So far we have been contemplating how to think correctly about all the negative life experiences we go through, but I would like to look at the other side of the coin. I believe C.S. Lewis somewhere wrote to his readers that they should imagine a happy time. A supremely joyous experience that they could enjoy in their lifetime. He doesn’t say think about a time when you were really happy, but imagine the happiest event that you can possibly dream of.  Lewis says that that imagination, that that blissful dream, cannot compare to the reality of the joy, peace and wholeness that we will have We we receive our glorious inheritance in Christ Jesus.

Meditating on these scriptures has helped me look at my own life experiences and expectations. It helps me to soberly consider the highs and lows that I either rejoice in or endure, and realize that no matter what, none of it can come close to comparing to the happiness I will enjoy when I am in the eternal presence of my good, good Father.

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Who doesn’t want to be be peacefully happy? All the time. In every type of circumstance and situation. I think we all know at least one person who is always serene and smiling, no matter what they are going through. And we want to know, “What’s their secret?”

The Apostle Paul was that kind of guy. Always full of joy. Always rejoicing. He wrote the book of Philippians. In this book he tells his readers to rejoice always. He tells them this because he knows it’s possible. He is living proof. He writes this letter that is so full of joy and hope, from a prison, while in chains (1:14), and he is rejoicing. (1:18)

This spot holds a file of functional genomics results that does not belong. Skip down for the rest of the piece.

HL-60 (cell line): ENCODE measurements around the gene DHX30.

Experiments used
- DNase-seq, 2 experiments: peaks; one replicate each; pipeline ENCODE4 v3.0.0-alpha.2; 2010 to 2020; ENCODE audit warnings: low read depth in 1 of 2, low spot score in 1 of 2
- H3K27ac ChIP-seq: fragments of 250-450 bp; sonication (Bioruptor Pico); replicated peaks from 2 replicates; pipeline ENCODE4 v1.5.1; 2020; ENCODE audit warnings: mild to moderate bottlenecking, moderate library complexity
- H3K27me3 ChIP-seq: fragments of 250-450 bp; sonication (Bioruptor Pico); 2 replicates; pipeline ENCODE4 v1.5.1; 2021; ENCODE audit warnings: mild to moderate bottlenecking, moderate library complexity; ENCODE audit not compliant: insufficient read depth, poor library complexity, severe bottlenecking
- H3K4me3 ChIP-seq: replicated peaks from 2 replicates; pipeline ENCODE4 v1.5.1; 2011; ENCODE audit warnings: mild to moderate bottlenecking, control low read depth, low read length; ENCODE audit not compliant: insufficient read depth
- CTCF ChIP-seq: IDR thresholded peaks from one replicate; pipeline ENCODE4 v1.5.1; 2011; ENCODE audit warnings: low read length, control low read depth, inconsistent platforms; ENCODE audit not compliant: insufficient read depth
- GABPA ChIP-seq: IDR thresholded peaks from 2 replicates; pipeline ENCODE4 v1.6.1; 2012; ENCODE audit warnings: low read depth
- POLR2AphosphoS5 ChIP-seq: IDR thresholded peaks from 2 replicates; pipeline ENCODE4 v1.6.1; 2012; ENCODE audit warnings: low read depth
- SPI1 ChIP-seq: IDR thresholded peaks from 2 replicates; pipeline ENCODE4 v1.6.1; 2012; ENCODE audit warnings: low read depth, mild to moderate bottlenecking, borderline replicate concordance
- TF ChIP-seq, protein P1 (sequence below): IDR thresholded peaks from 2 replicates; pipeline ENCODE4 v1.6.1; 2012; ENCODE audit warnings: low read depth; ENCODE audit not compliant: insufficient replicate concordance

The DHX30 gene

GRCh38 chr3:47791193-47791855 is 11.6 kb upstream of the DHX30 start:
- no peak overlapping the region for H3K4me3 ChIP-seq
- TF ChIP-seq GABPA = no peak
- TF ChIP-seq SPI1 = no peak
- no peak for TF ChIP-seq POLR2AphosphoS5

So Paul, what is your secret? What is the secret to living a life of peaceful happiness.

Paul writes in chapter four, “I have learned to be content whatever the circumstances. I know what it is to be in need, and I know what it is to have plenty. I have learned the secret of being content in any and every situation.”

The definition of “content” is “the state of peaceful happiness”. And there is a secret to attaining that state of mind – that state of being. It is not something that just happens to a person one day. It is something we need to learn. Something Paul needed to learn.

Paul wasn’t always peacefully happy. At one time in his life he was a religious zealot, full of anger and condemnation at all those around him who were not living up to the high standards of the Torah, the law. It was bad enough all those Jews who were lax in their obedience to God’s Holy Word, but then come the Followers of the Way, who were proclaiming the Messiah had come, and his name is Jesus.

Paul set out to destroy them and their belief in this false Messiah. Paul writes to the Philippian Christians that he had learned to be content; he had learned to be peacefully happy, and that education began on the road to Damascus, where he had a life changing encounter with Jesus, the Messiah.

The first key to unlocking the secret of a life of peaceful happiness is having a life changing encounter with Jesus. It’s usually not as dramatic as a bright, shining light and an audible voice from heaven, as Paul experienced, but it is a deep and meaningful revelation of the truth that God loves you and wants you to be happy. It’s an understanding that Jesus, the Son of God, humbled himself by coming to earth as a human baby, served humanity, died on a cross to forgive our sins, and rose to life so that we could live in right relationship with God and with our fellow human beings.